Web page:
Chinese aid to Africa is creating pariah states rather than just supporting them, claim the findings of a study that reviews the relationship between aid and violence across the continent since the turn of the century.
And the region should expect to witness an increase in state-sponsored violence against civil and rebel groups as Chinese aid increases, the authors of the report, Chinese Aid and Africa's Pariah States 2000-2011, believe.
In 2012, the scale of Chinese aid to Africa increased dramatically when then president Hu Jintao put $20 billion (€18.8 billion) in loans to countries on the table at the summit of the triennial Forum on China-Africa Co-operation – double the amount it previously offered.
The report's authors, professors Clionadh Raleigh and Roudabeh Kishi from the University of Sussex, said the latest data from the development sector reveal the trend of increasing aid appears set to continue in the years ahead, with China now accounting for 10 percent of all the aid money pumped into Africa.
China’s aid delivery mechanisms has drawn criticism from traditional western donors. Some aid experts maintain that China, via its non-interference approach to aid provision, intentionally tries to forge relationships with African dictatorships and regime’s that commit human rights abuses.
This strategy of not interfering in African domestic affairs, say critics, is employed by China in return for improved access to a country's natural resources and support for its stance on issues debated and voted on at institutions like the United Nations and the World Trade Organisation.
China denies these accusations, maintaining its engagements with African states are for mutual benefit and that its policy is to avoid imposing political views, ideals, or principles on to recipient countries.
Nature of its support
This is reflected in the unconditional nature of its support, but this approach makes aid flows more fungible (not assigned to any specific programme), say the report’s authors, which allow its use to be more easily determined by regimes.
The rapid growth of China's no-strings-attached aid has also prompted development experts, such as former UK international development secretary Hilary Benn, to warn it is undermining efforts to create democratic and accountable administrations.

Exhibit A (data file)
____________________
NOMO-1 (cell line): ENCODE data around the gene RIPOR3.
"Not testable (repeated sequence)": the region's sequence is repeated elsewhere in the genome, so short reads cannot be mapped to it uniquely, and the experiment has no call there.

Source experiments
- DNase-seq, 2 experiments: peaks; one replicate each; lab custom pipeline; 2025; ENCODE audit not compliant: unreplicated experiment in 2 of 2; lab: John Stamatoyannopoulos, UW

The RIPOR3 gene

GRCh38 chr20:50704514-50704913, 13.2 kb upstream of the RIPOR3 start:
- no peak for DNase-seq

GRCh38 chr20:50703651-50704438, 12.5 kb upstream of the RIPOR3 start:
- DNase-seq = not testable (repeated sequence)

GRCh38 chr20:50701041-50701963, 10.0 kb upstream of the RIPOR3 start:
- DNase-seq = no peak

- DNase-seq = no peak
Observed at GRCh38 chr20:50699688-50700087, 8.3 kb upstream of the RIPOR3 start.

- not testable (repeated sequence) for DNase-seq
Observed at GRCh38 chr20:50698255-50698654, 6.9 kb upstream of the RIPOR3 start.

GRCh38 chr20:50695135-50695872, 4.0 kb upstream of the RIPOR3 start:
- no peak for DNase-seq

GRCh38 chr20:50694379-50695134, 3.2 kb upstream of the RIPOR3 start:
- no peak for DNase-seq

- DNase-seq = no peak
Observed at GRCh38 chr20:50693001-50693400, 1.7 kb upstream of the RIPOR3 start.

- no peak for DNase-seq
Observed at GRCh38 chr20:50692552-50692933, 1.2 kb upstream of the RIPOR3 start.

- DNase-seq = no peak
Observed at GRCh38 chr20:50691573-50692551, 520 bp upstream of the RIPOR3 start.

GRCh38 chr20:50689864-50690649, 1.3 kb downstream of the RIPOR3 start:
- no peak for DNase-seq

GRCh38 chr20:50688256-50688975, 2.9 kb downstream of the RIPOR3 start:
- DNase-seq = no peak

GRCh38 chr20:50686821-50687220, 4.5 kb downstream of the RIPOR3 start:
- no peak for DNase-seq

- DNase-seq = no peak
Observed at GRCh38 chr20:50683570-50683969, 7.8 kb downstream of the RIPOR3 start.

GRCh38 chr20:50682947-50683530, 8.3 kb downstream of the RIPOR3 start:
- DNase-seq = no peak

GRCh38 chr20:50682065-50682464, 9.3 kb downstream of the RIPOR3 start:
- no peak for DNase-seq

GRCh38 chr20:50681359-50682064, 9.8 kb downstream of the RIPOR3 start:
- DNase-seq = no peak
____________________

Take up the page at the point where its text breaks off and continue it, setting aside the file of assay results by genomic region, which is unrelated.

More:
Traditional donor aid from the West to African nations usually requires the recipient country to adhere to conditions that support democracy, human rights, electoral transparency and the fight against corruption.
African countries like Zimbabwe, Uganda, and Sudan are increasingly turning towards Chinese aid when Western aid is cut off because they no longer meet the conditions set down.
According to Raleigh and Kishi, although China isn’t targeting pariah states with aid, “it is making states into pariahs through providing resources to state leaders who are unafraid to use repression as a means to quell competition”.
“If the state has complete control over its budget, it will use its position to bolster its capacity to repress any potential opposition in order to secure its position,” they added, citing Ethiopia, Zimbabwe and Uganda as examples.
In fact, rather than targeting wayward states, the academics’ data comparisons reveal Chinese aid is predominately directed towards whichever countries satisfies its needs – which include gaining access to new markets as well as securing its energy requirements – with a recipient’s institutional quality having no bearing on its choices.
Indeed the study’s findings conclude that autocratic regimes do not generally receive a higher proportion of aid than other African nations. The crucial factor for Chinese aid provision is that it must benefit China; they also found that countries with a weaker rule of law get more aid as Chinese businesses are allowed to flourish in such environments.
"Ghana and South Africa receive some of the largest shares of Chinese aid, as do Sudan and Zimbabwe. Indeed, only Burkina Faso, Swaziland and the Gambia did not receive Chinese aid from 2000-2011, owing to their stance in support of Taiwan, " say the authors.
To compile their study, the researchers sourced the latest data on Chinese aid to specific African countries from Aid Data, an organisation that tries to record aid flows, and then compared its country destination against violence that has been recorded there.
The violence data is from the Armed Conflict Location and Event Data Project, which has acquired the dates and locations of all reported political violence events in over 50 developing countries since 1997.
Interestingly, a second comparative exercise in which Chinese aid was replaced by Western aid, but other factors such as GDP were kept the same, showed the latter form of traditional development assistance also has its drawbacks.
“[Our] findings suggest that due to the fungible nature of Chinese aid flows, political violence by the state to suppress domestic competition increases with receipt of Chinese aid. This contrasts with ‘traditional’ aid flows which typically incentivise insurgent rebellion,” the authors noted.